The Top 3 Tennis Skills and How to Perfect Them

This article is an excerpt from the Shortform book guide to "The Inner Game of Tennis" by W. Timothy Gallwey. Shortform has the world's best summaries and analyses of books you should be reading.

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What are the tennis skills you need to know? How can you practice and perfect these skills?

Below is a list of the most important technical tennis skills, along with tips from coaches. While it’s important to work on your game, keep in mind that you also have to develop your mental game.

Keep reading for a comprehensive list of tennis skills.

Tennis Skills: Finding Proper Technique and Making It Permanent

Physical technique is also, of course, an important part of a successful player’s game. Trusting Self 2 can improve your physical as well as your mental game. 

At times, you’ll have to and want to give your body instruction. This should be based on the natural learning your body does already. You already know how to learn, so don’t try to interfere with that process as you work on your tennis skills.

  • Think about animals: Young animals are taught how to walk or swim or run by their parents, who give them only the slightest amount of instruction and some encouragement, and then allow their young to repeat and learn the activity themselves. 

Technical instructions are a modern innovation. Experience had to proceed instruction or technical knowledge, because how would that knowledge have been acquired in the first place? Verbal instruction comes from people with experience, but when it’s passed on to people with no experience, it’s harder to understand. There’s a huge split between mind and body when it comes to tennis skills.

Words can give an approximation or a description of actions or ideas or experiences, but they are not the actions or ideas themselves. This is why we learn so much better when our mind allows our bodies to lead. 

Verbal instruction can sometimes lead to tennis players hitting good shots but thinking that they are doing something wrong because their form is different from what they’ve been told it should look like. This overcorrection can set people back very far in their games. Thus, we have to trust feeling more than verbal communication. 

Nevertheless, some instructions are useful, so long as they guide one’s own discovery process. Think about the suggestion: “Keep the wrist tight while hitting the backhand.”

  • The wrist can be not tight enough but it can also be too tight. So allow this instruction to guide your own discovery and experiment with wrist tightness rather than being sure it needs to be tighter. Hit shots with a tighter grip and then a less tight grip. What feels good and what doesn’t? What’s the level of tightness, based on observation, that is comfortable and works best?  
  • This can also be applied to watching pro tennis: What are they doing that you’d like to do? What specific moves work with your own body or Self 2?

Gallwey includes some technical instruction here that he pairs with some awareness teaching. Consider here some common instructions for ground strokes, serves, and volleys, and how you should use observation to your advantage. Remember to use the instruction as a starting point, but to rely primarily on your own observations to figure out what works for you.

(Shortform note: Since the book was published in 1974, some of these techniques and tennis skills are outdated.)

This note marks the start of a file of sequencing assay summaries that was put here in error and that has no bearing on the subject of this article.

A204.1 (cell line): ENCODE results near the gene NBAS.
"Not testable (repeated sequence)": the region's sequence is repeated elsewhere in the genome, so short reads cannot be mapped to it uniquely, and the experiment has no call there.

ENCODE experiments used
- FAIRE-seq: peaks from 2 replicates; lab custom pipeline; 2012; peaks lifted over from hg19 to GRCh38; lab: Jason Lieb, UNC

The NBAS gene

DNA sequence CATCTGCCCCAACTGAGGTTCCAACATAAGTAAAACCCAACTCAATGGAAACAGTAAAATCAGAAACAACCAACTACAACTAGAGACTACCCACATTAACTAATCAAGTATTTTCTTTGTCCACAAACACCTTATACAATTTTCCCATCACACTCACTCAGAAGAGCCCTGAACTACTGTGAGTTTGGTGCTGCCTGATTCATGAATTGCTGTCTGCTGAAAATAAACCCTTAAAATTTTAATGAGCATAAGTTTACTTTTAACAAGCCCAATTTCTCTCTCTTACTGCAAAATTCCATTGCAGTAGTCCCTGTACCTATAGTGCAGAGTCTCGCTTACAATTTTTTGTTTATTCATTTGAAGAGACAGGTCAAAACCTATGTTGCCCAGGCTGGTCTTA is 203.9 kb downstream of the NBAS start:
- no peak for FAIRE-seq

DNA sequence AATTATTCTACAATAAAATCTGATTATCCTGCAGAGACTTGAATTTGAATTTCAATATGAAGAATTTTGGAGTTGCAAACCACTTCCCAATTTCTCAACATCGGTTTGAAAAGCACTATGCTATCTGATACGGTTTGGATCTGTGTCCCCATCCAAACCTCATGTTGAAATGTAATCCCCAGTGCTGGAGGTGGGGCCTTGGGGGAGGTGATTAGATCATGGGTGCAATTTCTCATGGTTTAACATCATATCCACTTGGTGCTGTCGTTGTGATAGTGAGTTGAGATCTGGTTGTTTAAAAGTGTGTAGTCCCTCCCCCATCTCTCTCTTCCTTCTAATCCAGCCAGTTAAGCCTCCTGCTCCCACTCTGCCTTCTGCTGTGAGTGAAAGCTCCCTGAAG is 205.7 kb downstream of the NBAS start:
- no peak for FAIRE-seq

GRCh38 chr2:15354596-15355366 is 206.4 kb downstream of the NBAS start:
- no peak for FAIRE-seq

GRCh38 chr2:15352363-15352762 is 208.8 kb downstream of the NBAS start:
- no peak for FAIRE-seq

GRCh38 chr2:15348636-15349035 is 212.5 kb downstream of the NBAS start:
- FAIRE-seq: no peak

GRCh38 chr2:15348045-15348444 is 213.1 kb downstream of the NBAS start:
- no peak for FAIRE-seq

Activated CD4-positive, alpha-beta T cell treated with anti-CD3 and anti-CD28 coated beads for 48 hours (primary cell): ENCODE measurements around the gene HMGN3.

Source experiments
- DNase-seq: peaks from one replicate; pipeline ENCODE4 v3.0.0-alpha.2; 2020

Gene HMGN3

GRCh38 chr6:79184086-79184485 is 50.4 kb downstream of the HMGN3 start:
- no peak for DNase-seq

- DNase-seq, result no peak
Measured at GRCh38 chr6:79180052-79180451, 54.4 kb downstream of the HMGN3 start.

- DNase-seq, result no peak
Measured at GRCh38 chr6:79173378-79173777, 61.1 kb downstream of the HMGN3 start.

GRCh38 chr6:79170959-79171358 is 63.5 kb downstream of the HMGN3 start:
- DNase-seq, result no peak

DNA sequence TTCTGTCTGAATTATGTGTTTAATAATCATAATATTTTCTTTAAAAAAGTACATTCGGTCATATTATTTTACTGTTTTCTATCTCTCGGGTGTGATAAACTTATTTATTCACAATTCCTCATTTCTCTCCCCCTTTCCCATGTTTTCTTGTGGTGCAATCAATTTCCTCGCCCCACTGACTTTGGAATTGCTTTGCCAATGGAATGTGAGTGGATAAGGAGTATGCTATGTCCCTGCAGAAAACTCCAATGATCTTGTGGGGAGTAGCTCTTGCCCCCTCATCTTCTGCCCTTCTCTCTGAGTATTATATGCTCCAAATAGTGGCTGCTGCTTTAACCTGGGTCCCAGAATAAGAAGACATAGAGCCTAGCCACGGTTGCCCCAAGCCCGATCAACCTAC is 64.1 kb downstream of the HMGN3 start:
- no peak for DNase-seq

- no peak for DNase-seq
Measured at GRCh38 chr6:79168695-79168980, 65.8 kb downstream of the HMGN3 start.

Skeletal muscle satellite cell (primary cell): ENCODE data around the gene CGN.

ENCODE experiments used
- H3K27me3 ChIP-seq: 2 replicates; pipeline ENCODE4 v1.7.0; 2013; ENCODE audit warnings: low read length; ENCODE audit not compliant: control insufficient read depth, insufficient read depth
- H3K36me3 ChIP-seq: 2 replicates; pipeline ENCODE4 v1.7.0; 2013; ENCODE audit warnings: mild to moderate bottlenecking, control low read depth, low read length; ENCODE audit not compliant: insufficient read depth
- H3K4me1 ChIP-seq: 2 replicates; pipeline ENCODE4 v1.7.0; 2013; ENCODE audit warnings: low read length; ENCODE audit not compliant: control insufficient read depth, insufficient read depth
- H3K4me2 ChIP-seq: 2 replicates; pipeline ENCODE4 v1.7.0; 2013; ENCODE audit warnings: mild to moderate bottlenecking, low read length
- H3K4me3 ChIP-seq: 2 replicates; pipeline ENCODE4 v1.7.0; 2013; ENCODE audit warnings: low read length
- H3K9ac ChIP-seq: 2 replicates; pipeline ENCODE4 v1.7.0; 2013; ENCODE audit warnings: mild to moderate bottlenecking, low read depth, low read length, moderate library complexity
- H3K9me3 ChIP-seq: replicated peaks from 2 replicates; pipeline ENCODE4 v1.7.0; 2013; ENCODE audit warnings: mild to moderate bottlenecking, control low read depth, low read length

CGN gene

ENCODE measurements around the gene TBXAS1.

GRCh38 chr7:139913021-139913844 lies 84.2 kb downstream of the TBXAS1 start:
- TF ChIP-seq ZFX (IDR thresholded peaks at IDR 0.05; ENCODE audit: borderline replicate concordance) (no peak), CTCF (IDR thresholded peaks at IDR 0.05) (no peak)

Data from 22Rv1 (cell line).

Ground StrokesFollow through at the level of your shoulder.Notice where you’re following through and how close it is to your shoulder.
Bring back the racket early.Notice where your racket is usually when the ball bounces.
Bend your knees and get down on the ball.Observe how much your knees are bending when you hit.
Swing up on the ball to produce more topspin.Watch where your racket is connecting with the ball and how much topspin you’re creating.
ServeExtend your arm.Feel how much your elbow is bending.
Toss the ball so that you connect with full extension.Watch how high you’re tossing the ball, practice tosses without hitting the serve.
VolleyConnect in the center of the racket.Sense without looking where you’re connecting.
Plant the back foot.Feel your weight and how much of it is on the back foot.
Connect with the ball in front of you.Observe where you’re connecting.
Volley deep in the court.Observe where the ball is landing.
Don’t bring your racket back too far; punch at the ball.Discern the minimum amount you can bring your racket back.
Hit the ball before it drops to net level.Think about how much space there is between the net and the ball when you connect.

These are the basics of your tennis skills, and as a player, you should always be working on perfecting your technique.

The Top 3 Tennis Skills and How to Perfect Them

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  • Why tennis is actually a mind game
  • How to quiet the mind and concentrate intently
  • Why your self-worth shouldn't be dependent on how you do in competition

Carrie Cabral

Carrie has been reading and writing for as long as she can remember, and has always been open to reading anything put in front of her. She wrote her first short story at the age of six, about a lost dog who meets animal friends on his journey home. Surprisingly, it was never picked up by any major publishers, but did spark her passion for books. Carrie worked in book publishing for several years before getting an MFA in Creative Writing. She especially loves literary fiction, historical fiction, and social, cultural, and historical nonfiction that gets into the weeds of daily life.

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